The space race seemed at the time to be about control of the universe.  Competition amongst retailers is perhaps not quite so grand in scope but it is definitely existential.  Losers will perish.  That is why it is so exciting to be in our industry and why I cannot wait to go to the National Retail Federation show in a few days and hear from the retailers who are doing it best.

Michael Grant, Sales Manager, Tempo

Wednesday, November 6, 2013

Tempo and the Next Three Moments of Need

As I mentioned in my previous post, the five moments of learning need have been popularized by Mosher and Gottfredson. They are learning for the first time (New), learning additional (More), learning when need to remember (Apply), learning when things break (Solve) and learning when the world changes (Change).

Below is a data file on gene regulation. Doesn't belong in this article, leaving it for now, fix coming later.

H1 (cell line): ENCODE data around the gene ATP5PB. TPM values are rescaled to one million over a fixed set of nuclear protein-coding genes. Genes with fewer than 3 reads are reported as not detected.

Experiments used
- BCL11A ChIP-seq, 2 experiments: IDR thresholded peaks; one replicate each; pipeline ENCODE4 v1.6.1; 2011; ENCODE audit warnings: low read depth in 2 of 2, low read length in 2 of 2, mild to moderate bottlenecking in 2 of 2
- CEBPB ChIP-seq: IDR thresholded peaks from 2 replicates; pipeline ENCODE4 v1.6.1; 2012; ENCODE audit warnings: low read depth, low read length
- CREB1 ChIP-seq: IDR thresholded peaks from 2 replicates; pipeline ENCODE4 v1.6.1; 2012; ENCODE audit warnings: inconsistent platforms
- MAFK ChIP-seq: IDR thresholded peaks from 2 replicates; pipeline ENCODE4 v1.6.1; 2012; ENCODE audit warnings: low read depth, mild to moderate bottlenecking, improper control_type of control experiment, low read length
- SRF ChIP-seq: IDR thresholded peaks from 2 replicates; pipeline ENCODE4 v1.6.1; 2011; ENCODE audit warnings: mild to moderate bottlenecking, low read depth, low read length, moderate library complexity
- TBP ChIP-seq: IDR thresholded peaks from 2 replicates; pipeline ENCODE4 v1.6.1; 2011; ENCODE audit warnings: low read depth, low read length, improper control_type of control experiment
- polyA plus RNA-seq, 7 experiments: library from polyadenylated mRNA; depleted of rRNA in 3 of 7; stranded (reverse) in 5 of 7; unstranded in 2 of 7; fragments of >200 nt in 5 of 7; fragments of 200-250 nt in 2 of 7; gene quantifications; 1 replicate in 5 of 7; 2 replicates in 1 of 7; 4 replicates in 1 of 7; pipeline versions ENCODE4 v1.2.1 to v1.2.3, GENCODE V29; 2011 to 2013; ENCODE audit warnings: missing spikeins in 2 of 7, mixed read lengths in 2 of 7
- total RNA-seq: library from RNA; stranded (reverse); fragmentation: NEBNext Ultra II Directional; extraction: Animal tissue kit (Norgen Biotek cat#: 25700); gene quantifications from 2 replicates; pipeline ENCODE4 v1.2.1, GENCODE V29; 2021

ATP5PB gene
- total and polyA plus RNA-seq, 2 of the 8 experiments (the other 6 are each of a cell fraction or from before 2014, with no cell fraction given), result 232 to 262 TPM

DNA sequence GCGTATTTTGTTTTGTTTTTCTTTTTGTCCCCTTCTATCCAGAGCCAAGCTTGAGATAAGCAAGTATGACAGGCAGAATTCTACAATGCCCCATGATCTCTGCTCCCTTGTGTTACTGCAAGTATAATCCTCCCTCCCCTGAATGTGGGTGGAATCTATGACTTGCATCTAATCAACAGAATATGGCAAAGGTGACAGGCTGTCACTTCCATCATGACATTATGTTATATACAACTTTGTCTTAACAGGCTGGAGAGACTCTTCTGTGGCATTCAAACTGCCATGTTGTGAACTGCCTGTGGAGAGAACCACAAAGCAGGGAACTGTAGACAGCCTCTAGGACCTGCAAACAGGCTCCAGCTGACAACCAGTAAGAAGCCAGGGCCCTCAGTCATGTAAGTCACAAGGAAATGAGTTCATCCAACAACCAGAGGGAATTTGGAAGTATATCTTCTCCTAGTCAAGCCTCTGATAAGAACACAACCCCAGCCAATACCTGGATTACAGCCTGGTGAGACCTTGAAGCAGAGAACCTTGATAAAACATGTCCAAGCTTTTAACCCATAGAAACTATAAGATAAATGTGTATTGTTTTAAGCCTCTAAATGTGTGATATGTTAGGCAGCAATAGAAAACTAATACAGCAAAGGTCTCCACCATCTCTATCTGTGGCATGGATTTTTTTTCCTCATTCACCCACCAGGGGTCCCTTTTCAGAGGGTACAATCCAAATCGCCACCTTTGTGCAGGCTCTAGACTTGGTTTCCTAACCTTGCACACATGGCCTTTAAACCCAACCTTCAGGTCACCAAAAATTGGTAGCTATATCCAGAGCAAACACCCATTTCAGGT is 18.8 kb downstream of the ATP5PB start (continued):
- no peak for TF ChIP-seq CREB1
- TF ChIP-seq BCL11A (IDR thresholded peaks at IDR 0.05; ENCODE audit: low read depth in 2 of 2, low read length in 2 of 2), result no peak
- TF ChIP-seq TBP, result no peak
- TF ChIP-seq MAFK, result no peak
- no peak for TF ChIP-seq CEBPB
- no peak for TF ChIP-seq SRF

Last time I focused on "New" and "More". This time I’m covering "Apply", "Solve" and "Change". Again I invite you to compare your learning delivery to this idealized standard.

The first two moments of need lend themselves to formal instruction methods, however the remaining three are best served by performance support delivery. The "Apply" moment of need is easily recognized by the learner saying something like, “I know we covered this in class, but I just can’t remember it now that I have to use it.” Likewise the "Solve" and "Change" moments of need occur out in the real world at a time when the situation demands the learner’s skilled performance. 

"Solve" means that something does not work as expected and now a problem has presented itself.  "Change" means that the something in the world has changed. Maybe it’s the process or the tools or the competition.